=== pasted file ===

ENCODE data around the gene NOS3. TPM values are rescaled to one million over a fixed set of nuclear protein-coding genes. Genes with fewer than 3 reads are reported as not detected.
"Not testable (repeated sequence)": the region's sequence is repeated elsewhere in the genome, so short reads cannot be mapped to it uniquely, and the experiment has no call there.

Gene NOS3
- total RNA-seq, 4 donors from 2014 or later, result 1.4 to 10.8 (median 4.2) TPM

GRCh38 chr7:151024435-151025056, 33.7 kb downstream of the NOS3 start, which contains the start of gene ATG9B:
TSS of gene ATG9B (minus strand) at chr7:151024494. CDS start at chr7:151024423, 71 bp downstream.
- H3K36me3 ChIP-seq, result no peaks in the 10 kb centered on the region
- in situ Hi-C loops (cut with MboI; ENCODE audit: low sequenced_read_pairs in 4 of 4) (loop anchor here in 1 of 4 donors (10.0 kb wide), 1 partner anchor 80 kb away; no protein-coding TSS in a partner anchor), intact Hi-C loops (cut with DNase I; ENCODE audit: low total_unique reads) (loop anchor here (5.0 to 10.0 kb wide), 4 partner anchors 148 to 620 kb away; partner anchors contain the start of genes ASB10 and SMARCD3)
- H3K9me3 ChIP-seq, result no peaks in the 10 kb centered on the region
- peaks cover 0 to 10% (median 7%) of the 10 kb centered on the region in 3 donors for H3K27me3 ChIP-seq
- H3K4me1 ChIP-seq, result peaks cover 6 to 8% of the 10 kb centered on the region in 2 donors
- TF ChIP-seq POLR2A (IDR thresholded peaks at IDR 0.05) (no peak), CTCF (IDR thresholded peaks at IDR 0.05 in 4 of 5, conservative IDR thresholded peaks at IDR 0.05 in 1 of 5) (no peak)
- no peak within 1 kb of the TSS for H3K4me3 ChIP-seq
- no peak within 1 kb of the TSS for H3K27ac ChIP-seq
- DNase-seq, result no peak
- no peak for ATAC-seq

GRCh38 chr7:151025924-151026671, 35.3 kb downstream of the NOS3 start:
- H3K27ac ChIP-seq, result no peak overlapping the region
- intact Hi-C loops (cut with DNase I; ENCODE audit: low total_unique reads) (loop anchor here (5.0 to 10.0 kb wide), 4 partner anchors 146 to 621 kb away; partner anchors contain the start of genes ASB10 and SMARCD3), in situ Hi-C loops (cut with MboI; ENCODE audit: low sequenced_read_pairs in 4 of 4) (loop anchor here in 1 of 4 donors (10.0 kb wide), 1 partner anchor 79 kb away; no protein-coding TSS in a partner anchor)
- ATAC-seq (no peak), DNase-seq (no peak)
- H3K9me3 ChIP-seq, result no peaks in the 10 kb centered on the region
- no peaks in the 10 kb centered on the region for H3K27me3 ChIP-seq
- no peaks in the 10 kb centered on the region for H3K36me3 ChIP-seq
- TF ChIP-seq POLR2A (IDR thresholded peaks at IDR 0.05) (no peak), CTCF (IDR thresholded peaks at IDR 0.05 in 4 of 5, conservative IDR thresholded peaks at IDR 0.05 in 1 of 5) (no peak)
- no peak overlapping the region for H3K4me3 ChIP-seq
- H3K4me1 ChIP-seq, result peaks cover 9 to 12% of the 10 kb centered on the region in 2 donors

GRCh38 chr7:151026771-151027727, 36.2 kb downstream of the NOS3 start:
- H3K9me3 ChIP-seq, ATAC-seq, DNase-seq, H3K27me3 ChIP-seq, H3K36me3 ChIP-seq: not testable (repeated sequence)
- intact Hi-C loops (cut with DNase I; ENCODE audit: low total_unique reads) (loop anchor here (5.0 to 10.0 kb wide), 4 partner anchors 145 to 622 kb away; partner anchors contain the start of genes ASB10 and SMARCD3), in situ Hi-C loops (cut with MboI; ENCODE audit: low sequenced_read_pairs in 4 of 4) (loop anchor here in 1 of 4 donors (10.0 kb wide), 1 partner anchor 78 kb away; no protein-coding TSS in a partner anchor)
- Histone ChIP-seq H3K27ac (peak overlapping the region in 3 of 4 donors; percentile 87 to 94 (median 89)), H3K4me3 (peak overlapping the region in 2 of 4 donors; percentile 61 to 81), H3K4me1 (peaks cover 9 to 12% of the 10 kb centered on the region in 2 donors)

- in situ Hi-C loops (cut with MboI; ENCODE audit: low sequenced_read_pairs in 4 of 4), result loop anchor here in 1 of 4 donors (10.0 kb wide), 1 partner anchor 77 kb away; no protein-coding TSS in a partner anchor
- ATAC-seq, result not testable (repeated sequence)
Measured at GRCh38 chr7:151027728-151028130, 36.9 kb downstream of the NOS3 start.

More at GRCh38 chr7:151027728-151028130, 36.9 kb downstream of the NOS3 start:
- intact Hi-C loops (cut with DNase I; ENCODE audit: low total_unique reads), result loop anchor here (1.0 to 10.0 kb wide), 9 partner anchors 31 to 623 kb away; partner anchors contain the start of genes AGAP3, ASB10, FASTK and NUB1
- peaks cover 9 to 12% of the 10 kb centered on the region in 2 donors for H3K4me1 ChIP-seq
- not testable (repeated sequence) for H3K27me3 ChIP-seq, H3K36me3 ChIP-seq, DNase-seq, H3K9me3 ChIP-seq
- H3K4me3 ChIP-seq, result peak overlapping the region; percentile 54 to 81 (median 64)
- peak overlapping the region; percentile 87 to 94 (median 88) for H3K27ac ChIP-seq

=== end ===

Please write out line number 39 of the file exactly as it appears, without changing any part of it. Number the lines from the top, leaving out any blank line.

- peak overlapping the region; percentile 87 to 94 (median 88) for H3K27ac ChIP-seq